In her assembly-style presentation, Ms. Berry created a construct for conceiving plot: Imagine body-snatching aliens land on the roof of the Cyrus Pierce Middle School...now they have entered the school cafeteria looking for the teachers. Looking out at the sea of expectant faces she asked, "And do you say, NO, NOT OUR TEACHERS! Or do you point them towards the Teachers Lounge?" "THE TEACHERS LOUNGE!", roared the auditorium full of students. And question by question, bit by bit, before they knew it, the groups of students, in two different programs, from both Middle and Elementary School, which included the entire island's 3rd, 4th and 5th graders, had created a story and discovered that stories can be built not only by what they know, but by what they can imagine, with the questions they ask.

A critically acclaimed author of books that range from elementary and middle school readers with Second Hand Charm, The Rat Brain Fiasco, and The Amaranth Enchantment, to young adult high school titles, with her ground breaking novel, All the Truth That's In Me, Julie Berry is an author whose books and message can reach across age levels. Shortlisted for a 2014 Carnegie Medal in the UK; nominated for an Edgar Award for young adult literature, an Australian Inky Award, and named a YALSA Best Fiction for Young Adults Top Ten Title, All the Truth That's In Me, is a stunning work of originality and beauty. This book was the perfect fit for our Nantucket High School program; a "serendipitous choice", as English Department Head, Stacey Edzwald, observed of the "small, enthusiastic group of young women, spellbound by Ms. Berry's descriptions of growing up and her writing process."

This is the PEN/Faulkner model: books are given to the students, a curriculum guide is distributed to the teachers, the books are discussed and studied, and the program culminates with the author visit to the classroom. In this smaller setting, an intimacy is established and children feel free to ask questions and to understand, from the actual author standing in front of them, just what it is to have written this book. Hewing to that model, The Nantucket Book Festival distributed hundreds of books as a gift to our island students. As John Buckey, Principal of Nantucket High School commented, "I find it extremely gratifying to have the PEN/Faulkner program bring professional writers into our school. The opportunity it provides for our students to interact with the author in a small group environment is an invaluable experience that supports and encourages our students as both readers and writers. "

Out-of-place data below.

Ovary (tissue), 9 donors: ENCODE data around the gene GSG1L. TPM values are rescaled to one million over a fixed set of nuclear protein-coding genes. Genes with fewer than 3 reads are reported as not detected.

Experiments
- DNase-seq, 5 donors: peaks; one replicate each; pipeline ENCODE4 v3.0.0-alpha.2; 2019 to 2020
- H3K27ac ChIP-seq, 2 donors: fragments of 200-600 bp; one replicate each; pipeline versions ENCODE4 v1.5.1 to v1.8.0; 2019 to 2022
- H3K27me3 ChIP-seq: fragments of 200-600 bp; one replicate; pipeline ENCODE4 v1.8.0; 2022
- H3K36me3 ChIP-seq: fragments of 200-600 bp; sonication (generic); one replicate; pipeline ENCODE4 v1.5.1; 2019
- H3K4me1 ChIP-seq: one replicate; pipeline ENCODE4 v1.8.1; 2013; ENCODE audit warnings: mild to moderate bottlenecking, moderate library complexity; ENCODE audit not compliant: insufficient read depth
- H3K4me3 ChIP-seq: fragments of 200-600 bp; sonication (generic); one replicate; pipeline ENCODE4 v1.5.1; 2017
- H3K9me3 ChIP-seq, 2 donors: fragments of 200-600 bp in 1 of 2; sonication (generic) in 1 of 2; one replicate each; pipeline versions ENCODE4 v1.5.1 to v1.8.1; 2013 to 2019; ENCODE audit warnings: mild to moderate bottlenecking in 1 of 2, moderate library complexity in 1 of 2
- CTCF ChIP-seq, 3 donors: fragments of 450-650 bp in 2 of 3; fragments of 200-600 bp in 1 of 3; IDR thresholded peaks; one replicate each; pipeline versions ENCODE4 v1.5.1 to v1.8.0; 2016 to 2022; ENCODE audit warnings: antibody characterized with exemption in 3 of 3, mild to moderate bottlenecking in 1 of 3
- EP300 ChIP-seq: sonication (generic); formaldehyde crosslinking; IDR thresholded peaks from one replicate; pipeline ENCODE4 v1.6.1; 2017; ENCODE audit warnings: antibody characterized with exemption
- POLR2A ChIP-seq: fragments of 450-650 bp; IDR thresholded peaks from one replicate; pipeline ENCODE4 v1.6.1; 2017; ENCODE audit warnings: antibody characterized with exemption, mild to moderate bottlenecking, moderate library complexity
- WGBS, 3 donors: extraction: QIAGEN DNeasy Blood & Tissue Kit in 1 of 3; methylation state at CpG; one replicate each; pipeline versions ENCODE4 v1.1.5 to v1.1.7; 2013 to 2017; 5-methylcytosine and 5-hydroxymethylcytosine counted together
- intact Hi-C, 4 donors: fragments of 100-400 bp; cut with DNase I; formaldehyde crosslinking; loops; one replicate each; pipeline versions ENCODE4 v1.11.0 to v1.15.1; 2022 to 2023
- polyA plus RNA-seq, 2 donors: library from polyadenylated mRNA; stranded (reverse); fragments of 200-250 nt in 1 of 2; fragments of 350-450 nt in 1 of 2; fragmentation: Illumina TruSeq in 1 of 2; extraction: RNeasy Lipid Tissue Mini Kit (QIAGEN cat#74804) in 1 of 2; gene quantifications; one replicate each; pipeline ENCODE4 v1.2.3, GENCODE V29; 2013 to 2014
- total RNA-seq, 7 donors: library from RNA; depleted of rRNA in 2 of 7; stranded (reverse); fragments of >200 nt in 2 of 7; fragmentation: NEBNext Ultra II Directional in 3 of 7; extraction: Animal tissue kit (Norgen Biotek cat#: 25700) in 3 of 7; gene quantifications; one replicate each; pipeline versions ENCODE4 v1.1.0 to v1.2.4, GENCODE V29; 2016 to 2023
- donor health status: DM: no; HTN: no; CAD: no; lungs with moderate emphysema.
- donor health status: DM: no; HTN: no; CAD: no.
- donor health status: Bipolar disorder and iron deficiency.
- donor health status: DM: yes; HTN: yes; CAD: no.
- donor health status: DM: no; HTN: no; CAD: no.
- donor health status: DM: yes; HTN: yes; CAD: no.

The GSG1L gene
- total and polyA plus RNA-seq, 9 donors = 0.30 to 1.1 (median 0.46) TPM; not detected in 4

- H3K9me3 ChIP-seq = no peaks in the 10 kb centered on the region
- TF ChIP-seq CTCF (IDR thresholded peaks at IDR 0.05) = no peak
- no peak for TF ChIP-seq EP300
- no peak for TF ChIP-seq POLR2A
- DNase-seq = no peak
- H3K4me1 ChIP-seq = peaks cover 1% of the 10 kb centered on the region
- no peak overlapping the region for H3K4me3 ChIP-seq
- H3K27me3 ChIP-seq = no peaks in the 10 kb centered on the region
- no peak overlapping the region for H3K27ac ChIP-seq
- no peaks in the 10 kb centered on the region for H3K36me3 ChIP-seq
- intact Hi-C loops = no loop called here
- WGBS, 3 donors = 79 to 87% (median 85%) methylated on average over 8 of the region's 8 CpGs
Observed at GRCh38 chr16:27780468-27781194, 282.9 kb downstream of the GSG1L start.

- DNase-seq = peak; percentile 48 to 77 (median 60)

We're in our second year of bringing the PEN/Faulkner Writers in Schools outreach to Nantucket, developed through the PEN/Faulkner Foundation, based in Washington, DC. Currently running programs in urban public high schools throughout Washington, DC and Baltimore, soon expanding into Philadelphia, Nantucket is its own "away off-shore" program.

The Nantucket Book Festival is committed to broadening the world through words for our islands' children and our work continues with our second annual Nantucket Book Festival Young Writer Award. Circling the theme of containment, the question posed for our essay contest examines the imprint of growing up or living on Nantucket. How does living on an island, with its geographical boundaries, impact you? Constructed like the PEN/Faulkner Award for Fiction, one winner and four finalists will be selected. Each winning student will be announced during Opening Night of Book Festival and be awarded their scholarship prize and will take the stage amongst some of our nation's leading writers. All essays submitted will also be published so that every student will have the opportunity to have found their voice on a more public stage. This contest is open to all Nantucket High School students. Submissions are accepted through Thursday, April 17 through the high school website.

The author visit, like the Young Writer Award, fosters our students' developing talents for writing, and more importantly, their confidence. "Develop an imagination," Julie Berry told our students. "Inside of you are ideas of value that you cannot imagine. You may have the idea for the poem, song, business, app, play, film, or story that the world is waiting for."

[Original Article]